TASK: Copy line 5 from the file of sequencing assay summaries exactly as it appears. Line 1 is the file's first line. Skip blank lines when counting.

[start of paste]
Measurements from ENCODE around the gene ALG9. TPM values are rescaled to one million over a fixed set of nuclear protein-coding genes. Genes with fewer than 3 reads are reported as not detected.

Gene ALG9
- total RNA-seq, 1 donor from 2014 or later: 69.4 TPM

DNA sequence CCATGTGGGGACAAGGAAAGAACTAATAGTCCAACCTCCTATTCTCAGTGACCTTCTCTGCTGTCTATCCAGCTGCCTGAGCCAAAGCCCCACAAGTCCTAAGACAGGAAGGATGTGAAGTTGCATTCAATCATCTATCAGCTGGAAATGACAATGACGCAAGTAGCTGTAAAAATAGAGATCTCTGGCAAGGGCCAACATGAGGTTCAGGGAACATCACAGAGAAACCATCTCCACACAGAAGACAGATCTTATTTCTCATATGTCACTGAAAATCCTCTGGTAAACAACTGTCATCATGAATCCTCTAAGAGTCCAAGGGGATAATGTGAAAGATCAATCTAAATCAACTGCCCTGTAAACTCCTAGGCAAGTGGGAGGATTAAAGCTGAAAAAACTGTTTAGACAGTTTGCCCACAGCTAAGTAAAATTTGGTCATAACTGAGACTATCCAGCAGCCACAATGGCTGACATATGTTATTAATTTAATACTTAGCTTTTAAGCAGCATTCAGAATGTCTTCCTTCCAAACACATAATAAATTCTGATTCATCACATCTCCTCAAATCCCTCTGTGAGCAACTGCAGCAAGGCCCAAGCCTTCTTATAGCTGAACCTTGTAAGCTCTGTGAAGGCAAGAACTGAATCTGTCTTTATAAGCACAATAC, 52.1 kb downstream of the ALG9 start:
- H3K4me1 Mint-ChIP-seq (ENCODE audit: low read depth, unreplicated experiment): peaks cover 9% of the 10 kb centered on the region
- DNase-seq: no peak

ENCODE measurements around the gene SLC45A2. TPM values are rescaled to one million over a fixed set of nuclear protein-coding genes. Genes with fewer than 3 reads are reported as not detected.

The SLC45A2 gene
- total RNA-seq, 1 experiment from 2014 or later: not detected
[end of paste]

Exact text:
- H3K4me1 Mint-ChIP-seq (ENCODE audit: low read depth, unreplicated experiment): peaks cover 9% of the 10 kb centered on the region